"In the weeks prior, what was her activity? Where was she shopping?" he asked. "If they figure out what her mindset is, they’re gonna figure out what her plan was."
For example, he said, she may have made a series of cash withdrawals, or maybe purchased large stockpiles of nonperishable food, camping supplies, sleeping bags or ammunition.
"She might not have used cash – she would have bought them in advance," he said. "If he’s a backwoodsman, if he can sustain them hunting and fishing, I wouldn’t discount that the people in the area, who live there, who may even know him, they’ll tell you where [he would fish or hunt]."
But he warned that Vicky White’s alleged participation in the escape may not ensure her safety, given the company.
"He’s a bad guy," he said. "I wouldn’t be surprised if she’s at risk, given his predilection for violence."
Lauderdale Sheriff Rick Singleton revealed Tuesday that tips from inmates led authorities to uncover a "special relationship" between the jail’s assistant director of corrections and the dangerous prisoner.
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That stretched back nearly two years, when Casey White briefly stayed at the Lauderdale jail after allegedly confessing to the 2015 murder of Connie Ridgeway, the sheriff told the New York Post Wednesday.
"The long play – that’s how cons do it," said Seth Ferranti, a former federal inmate who is now an author and filmmaker. "He must have put a crazy seduction game down."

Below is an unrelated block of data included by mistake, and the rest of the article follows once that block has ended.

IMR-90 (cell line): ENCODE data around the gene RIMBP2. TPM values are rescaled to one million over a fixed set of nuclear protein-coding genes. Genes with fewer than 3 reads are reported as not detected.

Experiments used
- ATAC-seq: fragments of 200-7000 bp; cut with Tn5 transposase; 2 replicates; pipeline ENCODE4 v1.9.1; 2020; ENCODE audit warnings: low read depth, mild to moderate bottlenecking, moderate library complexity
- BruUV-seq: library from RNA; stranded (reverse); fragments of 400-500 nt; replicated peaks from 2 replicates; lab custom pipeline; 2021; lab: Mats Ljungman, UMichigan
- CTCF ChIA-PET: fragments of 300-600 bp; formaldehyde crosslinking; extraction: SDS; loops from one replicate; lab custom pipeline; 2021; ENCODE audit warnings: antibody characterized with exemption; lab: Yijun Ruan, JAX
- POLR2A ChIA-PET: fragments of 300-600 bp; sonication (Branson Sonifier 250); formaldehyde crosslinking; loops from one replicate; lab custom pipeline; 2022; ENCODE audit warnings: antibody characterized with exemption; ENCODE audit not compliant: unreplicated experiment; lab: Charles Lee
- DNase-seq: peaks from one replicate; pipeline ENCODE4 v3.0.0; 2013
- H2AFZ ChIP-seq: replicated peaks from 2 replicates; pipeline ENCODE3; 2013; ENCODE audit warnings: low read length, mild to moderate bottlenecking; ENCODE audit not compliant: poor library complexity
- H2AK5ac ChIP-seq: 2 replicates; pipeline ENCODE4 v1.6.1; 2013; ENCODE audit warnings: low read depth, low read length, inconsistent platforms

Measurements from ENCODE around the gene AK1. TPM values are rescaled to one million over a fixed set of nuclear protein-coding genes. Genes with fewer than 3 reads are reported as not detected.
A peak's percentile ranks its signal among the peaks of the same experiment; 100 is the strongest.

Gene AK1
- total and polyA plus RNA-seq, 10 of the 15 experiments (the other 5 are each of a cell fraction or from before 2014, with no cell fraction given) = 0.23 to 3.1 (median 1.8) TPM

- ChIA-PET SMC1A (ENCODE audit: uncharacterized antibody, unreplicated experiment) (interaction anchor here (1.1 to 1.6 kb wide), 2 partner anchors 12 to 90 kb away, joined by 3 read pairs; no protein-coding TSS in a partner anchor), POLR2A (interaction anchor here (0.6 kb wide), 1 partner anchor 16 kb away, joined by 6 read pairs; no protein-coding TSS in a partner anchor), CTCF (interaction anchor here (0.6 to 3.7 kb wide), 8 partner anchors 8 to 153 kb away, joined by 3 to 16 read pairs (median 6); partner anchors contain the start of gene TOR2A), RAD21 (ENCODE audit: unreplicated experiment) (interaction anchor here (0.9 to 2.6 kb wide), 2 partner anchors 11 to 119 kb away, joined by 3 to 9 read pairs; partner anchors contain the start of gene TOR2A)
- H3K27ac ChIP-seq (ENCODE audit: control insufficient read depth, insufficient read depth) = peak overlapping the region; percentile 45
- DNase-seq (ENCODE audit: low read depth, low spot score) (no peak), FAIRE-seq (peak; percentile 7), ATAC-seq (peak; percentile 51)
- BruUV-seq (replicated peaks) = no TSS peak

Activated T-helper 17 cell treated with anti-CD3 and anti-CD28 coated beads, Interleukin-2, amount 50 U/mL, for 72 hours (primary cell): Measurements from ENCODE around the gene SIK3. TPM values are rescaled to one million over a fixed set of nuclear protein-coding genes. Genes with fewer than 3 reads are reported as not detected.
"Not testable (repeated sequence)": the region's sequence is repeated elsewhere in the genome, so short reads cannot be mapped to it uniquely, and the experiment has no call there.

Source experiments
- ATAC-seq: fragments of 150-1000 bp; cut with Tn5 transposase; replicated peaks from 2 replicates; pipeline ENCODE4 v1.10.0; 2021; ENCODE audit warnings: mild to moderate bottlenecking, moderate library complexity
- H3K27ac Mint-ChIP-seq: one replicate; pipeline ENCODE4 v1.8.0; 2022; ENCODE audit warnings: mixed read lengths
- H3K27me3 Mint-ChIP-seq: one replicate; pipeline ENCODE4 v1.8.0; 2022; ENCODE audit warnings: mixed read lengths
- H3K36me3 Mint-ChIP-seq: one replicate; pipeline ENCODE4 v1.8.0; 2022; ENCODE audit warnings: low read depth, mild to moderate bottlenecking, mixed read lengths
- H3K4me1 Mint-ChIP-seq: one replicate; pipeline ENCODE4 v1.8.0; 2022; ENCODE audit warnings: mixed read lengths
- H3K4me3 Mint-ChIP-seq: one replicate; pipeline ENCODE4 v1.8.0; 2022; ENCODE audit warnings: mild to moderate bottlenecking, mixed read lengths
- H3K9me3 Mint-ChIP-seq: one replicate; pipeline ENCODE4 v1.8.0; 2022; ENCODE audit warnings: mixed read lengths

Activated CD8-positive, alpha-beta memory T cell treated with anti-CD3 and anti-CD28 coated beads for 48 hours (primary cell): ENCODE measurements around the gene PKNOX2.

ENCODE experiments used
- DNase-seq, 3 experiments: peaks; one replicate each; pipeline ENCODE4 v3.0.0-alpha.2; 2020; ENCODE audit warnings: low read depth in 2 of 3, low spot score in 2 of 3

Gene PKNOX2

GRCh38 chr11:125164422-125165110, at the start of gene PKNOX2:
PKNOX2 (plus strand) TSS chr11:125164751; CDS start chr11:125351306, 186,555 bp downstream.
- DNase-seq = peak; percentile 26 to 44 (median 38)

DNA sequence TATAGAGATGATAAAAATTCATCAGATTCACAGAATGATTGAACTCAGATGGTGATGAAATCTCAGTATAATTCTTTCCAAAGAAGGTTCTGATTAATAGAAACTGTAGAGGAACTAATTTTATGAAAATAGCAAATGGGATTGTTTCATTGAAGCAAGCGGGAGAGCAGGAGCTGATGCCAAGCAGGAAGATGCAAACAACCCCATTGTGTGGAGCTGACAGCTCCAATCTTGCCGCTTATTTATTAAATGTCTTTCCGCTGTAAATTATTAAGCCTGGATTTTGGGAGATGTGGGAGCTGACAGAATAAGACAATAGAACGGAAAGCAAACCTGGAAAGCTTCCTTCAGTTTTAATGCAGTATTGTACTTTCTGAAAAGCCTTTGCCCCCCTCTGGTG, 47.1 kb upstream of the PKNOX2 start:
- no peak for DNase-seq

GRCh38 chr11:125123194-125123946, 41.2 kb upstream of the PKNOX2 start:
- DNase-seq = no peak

Surveillance cameras inside recorded Vicky White opening a steel door and, without looking back, holding it for Casey White, who slips out with his head down, dodging it as it swings closed. The two vanish through what looks like an exterior door wit
The pair may be traveling with an AR-15 rifle, a shotgun and multiple handguns and should be considered armed and dangerous – or "extremely dangerous" in Casey White’s case, according to Singleton.
They were last seen traveling in a copper Ford Edge SUV on Friday, but Casey White has a history of carjackings.
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"Assume that they changed their appearance and the guy’s former career as a car thief allows them to change transportation easily -- they still have to eat; they still have to sleep someplace," Katz said. "So how are they paying the bills? My first thought, if I was investigating, I’d track the money. What happened to the $90,000 she got from the property?"
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Less than two weeks before the escape, Vicky White sold her home, according to the sheriff. Friday was supposed to be her last day before retiring, and she’d spend months telling colleagues she planned to relocate to the beach.
Vicky White, 56, the assistant director of corrections at the facility, bought a 2007 copper Ford Edge SUV before the escape, the sheriff’s office announced Wednesday. The plate number was not available. (Lauderdale County Sheriff's Office)
Both are wanted on warrants in connection with the escape. Authorities are offering $5,000 for her and $10,000 for him.
Authorities are asking anyone with information about the pair to call the U.S. Marshals at 1-800-336-0102.
Michael Ruiz is a reporter for Fox News Digital. Story tips can be sent to email@example.com and on Twitter: @mikerreports